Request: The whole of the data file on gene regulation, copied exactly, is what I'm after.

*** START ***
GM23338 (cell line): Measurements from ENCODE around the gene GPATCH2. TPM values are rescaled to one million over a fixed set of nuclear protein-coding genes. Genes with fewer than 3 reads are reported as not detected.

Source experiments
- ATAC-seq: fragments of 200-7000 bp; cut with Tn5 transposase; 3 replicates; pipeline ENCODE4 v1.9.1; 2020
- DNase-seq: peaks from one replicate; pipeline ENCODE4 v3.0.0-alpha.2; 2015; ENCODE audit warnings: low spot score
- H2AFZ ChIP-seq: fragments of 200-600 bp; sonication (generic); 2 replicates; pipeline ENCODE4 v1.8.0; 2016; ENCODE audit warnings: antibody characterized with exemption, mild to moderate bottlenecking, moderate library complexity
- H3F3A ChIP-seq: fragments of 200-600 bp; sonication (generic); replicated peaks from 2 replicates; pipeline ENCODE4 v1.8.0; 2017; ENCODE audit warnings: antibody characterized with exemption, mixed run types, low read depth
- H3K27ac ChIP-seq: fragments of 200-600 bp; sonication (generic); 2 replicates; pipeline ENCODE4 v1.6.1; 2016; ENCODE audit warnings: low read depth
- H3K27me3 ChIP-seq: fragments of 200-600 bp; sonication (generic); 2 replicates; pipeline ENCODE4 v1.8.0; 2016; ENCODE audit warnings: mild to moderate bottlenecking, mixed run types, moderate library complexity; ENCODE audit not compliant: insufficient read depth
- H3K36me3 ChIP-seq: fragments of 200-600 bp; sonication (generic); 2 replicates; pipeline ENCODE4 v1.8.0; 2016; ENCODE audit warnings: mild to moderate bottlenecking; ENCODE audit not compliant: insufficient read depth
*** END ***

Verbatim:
GM23338 (cell line): Measurements from ENCODE around the gene GPATCH2. TPM values are rescaled to one million over a fixed set of nuclear protein-coding genes. Genes with fewer than 3 reads are reported as not detected.

Source experiments
- ATAC-seq: fragments of 200-7000 bp; cut with Tn5 transposase; 3 replicates; pipeline ENCODE4 v1.9.1; 2020
- DNase-seq: peaks from one replicate; pipeline ENCODE4 v3.0.0-alpha.2; 2015; ENCODE audit warnings: low spot score
- H2AFZ ChIP-seq: fragments of 200-600 bp; sonication (generic); 2 replicates; pipeline ENCODE4 v1.8.0; 2016; ENCODE audit warnings: antibody characterized with exemption, mild to moderate bottlenecking, moderate library complexity
- H3F3A ChIP-seq: fragments of 200-600 bp; sonication (generic); replicated peaks from 2 replicates; pipeline ENCODE4 v1.8.0; 2017; ENCODE audit warnings: antibody characterized with exemption, mixed run types, low read depth
- H3K27ac ChIP-seq: fragments of 200-600 bp; sonication (generic); 2 replicates; pipeline ENCODE4 v1.6.1; 2016; ENCODE audit warnings: low read depth
- H3K27me3 ChIP-seq: fragments of 200-600 bp; sonication (generic); 2 replicates; pipeline ENCODE4 v1.8.0; 2016; ENCODE audit warnings: mild to moderate bottlenecking, mixed run types, moderate library complexity; ENCODE audit not compliant: insufficient read depth
- H3K36me3 ChIP-seq: fragments of 200-600 bp; sonication (generic); 2 replicates; pipeline ENCODE4 v1.8.0; 2016; ENCODE audit warnings: mild to moderate bottlenecking; ENCODE audit not compliant: insufficient read depth